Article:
After the Kings and Chicago Blackhawks alternated as Stanley Cup champions for four seasons, the Cup left the Western Conference and landed in Pittsburgh. The Kings, Blackhawks and defending West champion San Jose Sharks should contend for the top spot in the conference again this season, but they will be pushed by the Nashville Predators, who acquired dynamic defenseman P.K. Subban from Montreal, as well as the young Edmonton Oilers, the Arizona Coyotes, and the goaltending-deep Calgary Flames.
Here are the big questions in the Western Conference leading into the season:
Can the Sharks win the West again?
After ranking third in the Pacific Division, they banished their playoff demons by taking down the Kings in five games, Nashville in seven and St. Louis in six to reach the Cup finals for the first time. Although they lost to the Penguins in six games, they found a No. 1 goalie in Martin Jones and used their speed and forward depth to excellent advantage. Look for them to be strong again.
How will the Kings do?
Losing right wing Marian Gaborik, who broke his foot during the World Cup, is another obstacle for a team that figured to struggle for goals after left wing Milan Lucic left as a free agent. Center Anze Kopitar (Selke Trophy, best defensive forward) and Drew Doughty (Norris Trophy, best defenseman) won overdue recognition and are in their primes. The Kings have a solid top four on defense but are short on depth and speed there. They also have little speed up front, which could be a problem, and salary-cap constraints prevent them from upgrading without losing a significant player. They should make the playoffs but must enter on an upswing; a late slump last season hastened their slide out of the playoffs in five games.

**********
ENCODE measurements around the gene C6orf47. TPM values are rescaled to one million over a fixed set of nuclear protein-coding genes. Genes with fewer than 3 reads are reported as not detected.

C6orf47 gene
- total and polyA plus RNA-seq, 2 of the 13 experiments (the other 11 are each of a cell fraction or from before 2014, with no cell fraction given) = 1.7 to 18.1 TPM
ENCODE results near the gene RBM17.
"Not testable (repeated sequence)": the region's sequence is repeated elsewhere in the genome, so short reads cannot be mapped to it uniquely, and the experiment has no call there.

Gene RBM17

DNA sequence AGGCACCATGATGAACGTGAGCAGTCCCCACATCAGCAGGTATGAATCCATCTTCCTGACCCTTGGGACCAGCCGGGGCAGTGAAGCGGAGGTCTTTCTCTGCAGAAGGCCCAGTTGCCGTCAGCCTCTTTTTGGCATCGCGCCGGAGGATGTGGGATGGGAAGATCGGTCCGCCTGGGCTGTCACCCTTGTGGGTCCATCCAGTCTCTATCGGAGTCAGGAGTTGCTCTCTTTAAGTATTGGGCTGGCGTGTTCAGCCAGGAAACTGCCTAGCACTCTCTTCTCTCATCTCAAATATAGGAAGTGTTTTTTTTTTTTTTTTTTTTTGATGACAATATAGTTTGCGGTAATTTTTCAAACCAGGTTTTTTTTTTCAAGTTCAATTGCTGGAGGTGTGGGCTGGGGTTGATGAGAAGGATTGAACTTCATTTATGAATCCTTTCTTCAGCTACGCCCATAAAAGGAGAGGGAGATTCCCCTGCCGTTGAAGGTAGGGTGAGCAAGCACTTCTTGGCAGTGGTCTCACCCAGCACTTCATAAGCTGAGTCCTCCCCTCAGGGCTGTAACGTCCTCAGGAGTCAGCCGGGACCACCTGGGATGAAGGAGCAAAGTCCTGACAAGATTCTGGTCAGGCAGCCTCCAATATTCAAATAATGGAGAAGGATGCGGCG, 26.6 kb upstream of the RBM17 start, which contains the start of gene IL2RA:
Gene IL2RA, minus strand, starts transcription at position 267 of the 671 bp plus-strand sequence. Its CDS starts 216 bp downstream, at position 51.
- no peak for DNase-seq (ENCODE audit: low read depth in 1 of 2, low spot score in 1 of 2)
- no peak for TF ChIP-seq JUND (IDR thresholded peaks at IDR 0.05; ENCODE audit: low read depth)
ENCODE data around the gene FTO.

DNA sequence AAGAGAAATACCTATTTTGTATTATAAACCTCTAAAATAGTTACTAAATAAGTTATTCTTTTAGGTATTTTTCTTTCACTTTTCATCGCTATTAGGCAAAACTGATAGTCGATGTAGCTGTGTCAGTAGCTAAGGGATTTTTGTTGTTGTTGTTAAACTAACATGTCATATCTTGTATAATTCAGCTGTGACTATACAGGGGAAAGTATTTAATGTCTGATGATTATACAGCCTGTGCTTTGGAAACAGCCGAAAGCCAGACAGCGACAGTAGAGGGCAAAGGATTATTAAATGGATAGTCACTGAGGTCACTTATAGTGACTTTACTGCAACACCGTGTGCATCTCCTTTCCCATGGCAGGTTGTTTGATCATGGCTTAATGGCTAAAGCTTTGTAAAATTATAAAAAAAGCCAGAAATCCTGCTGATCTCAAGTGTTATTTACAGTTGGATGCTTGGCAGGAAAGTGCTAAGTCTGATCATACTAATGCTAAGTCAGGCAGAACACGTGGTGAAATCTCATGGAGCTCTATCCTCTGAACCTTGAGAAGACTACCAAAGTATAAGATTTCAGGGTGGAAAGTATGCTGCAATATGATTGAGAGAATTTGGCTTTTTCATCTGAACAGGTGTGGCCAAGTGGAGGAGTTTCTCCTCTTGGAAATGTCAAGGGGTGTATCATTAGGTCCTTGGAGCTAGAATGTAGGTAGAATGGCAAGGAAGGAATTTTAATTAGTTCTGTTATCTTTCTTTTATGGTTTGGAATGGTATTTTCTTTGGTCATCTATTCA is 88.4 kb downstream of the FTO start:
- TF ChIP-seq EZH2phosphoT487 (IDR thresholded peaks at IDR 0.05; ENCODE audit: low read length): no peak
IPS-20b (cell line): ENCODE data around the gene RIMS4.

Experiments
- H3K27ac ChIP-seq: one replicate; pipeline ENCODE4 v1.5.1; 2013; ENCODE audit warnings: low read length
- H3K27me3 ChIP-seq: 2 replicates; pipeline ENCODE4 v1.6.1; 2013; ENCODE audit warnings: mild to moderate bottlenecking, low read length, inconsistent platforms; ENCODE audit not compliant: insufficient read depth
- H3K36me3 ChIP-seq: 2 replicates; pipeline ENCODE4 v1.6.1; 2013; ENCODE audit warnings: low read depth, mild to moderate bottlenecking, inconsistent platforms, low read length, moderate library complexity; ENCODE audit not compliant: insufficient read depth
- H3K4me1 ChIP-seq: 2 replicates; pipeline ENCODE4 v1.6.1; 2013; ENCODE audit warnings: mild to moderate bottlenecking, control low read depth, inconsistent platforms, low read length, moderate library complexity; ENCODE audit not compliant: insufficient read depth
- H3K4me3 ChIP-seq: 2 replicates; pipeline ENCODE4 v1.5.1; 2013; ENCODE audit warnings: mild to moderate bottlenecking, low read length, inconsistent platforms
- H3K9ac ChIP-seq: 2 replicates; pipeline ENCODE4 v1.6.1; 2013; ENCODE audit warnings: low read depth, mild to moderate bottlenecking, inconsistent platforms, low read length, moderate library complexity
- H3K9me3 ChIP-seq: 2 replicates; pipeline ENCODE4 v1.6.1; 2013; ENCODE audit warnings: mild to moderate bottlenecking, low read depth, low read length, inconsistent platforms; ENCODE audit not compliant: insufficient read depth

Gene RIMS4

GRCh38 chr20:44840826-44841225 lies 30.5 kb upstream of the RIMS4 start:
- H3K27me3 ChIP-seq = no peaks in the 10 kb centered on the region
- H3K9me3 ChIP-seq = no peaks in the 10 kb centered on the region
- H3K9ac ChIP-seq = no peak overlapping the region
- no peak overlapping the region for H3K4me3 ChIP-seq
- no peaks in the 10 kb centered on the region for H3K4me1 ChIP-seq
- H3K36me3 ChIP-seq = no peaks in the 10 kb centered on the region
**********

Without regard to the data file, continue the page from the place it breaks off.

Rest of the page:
How will the Ducks do?
They made a controversial move when they hired Coach Randy Carlyle to replace Bruce Boudreau, but something had to change after they squandered a 3-2 playoff series lead and lost a Game 7 at home for the fourth straight season. It could work if Carlyle has mellowed as much as he claims and if he can motivate Corey Perry and Ryan Getzlaf to step up at crunch time. It could backfire if he reverts to old-school, physical tactics in a league where speed is vital. Their defense is enviable, even without restricted free agent Hampus Lindholm signed to a new deal, and they could trade a defenseman for scoring help, especially with center Rickard Rakell unsigned. Goaltender John Gibson must prove he can be a starter. If he falters the Ducks could be passed by improved division rivals.
Is Edmonton’s Connor McDavid the real deal?
A broken collarbone limited him to 45 games as a rookie but the Oilers were confident enough to appoint him captain at the age of 19 years and 266 days, the youngest captain in NHL history. His talent is undeniable but his supporting cast is uneven. Too many years of drafting forwards and ignoring defense hurt the Oilers, who gave up a lot — Taylor Hall — to get defenseman Adam Larsson from New Jersey.
Which other teams are on the rise in the West?
The Calgary Flames, 30th last season with a 3.10 goals-against average and .892 save percentage, upgraded considerably when they acquired goalie Brian Elliott from St. Louis and signed free agent Chad Johnson. They have speed, rugged defense and scoring depth — keep an eye on Matthew Tkachuk — but they must re-sign restricted free-agent forward Johnny Gaudreau. Arizona also is built around speed, the potential of forwards Max Domi and Anthony Duclair, and the considerable skills of defenseman Oliver Ekman-Larsson. The Coyotes might not be deep enough to make the playoffs but they’re getting close.
Which coach knows he’s gone — and who will replace him?
Blues Coach Ken Hitchcock said he plans to retire after this season, and former Minnesota coach Mike Yeo was hired to be his assistant and successor. It will be interesting to see how much input Yeo will be allowed to have this season.